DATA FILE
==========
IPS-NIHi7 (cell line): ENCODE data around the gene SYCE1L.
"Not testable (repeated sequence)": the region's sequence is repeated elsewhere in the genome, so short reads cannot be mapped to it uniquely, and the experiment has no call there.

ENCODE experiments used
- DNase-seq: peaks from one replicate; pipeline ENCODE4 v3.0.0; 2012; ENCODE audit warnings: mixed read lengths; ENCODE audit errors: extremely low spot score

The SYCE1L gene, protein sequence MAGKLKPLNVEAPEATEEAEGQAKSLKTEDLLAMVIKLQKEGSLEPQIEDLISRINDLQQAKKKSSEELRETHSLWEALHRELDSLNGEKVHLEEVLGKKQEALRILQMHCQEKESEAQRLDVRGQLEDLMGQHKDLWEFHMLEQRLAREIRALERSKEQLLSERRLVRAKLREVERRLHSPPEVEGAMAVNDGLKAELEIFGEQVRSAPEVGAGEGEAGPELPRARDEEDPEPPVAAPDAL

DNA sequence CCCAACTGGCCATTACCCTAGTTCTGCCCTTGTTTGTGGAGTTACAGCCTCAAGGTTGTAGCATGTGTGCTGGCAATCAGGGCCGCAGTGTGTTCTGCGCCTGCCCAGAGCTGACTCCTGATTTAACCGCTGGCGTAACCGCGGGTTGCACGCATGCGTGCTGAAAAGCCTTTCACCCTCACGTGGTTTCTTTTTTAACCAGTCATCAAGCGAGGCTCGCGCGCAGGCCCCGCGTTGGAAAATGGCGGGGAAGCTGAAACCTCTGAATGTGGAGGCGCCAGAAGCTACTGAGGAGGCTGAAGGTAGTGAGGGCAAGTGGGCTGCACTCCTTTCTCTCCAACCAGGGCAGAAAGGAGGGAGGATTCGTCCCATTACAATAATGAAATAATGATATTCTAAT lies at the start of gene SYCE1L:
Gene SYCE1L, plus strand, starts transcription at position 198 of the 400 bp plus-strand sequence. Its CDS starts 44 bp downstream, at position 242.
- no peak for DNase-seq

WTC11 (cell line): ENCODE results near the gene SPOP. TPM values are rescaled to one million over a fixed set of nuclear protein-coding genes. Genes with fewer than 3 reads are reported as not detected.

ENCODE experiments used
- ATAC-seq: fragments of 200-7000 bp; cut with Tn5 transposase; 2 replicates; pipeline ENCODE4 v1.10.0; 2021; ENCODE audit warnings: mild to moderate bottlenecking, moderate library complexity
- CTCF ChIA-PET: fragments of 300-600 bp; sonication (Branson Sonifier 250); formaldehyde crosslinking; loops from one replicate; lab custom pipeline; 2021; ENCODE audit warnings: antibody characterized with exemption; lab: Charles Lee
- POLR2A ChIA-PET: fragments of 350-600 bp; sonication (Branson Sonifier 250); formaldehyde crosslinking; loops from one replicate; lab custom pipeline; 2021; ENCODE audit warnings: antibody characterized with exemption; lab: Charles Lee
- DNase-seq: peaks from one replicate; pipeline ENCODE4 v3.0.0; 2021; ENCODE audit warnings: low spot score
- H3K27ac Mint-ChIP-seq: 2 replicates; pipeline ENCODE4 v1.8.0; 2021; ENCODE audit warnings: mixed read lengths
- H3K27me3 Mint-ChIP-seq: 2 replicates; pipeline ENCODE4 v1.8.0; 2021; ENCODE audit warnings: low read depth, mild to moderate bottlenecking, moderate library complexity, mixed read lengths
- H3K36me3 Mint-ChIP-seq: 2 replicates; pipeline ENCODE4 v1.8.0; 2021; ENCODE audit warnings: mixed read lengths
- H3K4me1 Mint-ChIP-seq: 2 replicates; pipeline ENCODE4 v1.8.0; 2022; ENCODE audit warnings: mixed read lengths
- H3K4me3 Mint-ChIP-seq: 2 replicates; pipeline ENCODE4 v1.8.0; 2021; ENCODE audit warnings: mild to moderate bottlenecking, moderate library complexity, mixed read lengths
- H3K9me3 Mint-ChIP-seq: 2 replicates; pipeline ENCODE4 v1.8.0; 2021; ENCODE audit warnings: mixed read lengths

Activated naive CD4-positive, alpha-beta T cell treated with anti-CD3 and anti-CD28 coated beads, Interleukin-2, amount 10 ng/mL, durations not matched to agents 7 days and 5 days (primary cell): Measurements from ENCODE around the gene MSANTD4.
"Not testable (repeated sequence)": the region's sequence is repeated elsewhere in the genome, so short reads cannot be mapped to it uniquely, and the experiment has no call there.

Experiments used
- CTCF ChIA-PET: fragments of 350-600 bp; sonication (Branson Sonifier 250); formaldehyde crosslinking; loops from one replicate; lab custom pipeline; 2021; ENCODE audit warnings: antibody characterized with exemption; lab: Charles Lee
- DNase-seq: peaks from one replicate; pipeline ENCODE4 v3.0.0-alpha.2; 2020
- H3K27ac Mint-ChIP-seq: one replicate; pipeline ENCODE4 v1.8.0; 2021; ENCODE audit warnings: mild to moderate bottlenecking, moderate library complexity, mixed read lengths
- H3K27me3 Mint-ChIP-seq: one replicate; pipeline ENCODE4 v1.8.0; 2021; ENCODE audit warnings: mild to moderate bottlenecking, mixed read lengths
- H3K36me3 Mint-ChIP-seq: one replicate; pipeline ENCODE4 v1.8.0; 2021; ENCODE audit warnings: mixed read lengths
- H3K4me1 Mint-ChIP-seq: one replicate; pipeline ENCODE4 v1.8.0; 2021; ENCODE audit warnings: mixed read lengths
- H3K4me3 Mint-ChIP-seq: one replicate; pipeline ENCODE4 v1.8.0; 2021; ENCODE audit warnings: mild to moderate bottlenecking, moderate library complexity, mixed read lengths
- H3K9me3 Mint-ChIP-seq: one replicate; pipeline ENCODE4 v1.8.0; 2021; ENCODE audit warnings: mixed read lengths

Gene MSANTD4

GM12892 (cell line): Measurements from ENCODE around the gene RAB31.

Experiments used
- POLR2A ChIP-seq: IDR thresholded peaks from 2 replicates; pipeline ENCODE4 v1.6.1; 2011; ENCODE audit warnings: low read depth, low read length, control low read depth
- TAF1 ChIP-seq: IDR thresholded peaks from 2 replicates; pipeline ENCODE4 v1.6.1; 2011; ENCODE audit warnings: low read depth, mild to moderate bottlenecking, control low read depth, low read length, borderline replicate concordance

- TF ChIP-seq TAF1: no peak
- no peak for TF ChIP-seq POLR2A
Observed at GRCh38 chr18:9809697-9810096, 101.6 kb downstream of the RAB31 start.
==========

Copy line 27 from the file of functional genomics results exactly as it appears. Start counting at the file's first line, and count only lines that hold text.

- H3K27me3 Mint-ChIP-seq: one replicate; pipeline ENCODE4 v1.8.0; 2021; ENCODE audit warnings: mild to moderate bottlenecking, mixed read lengths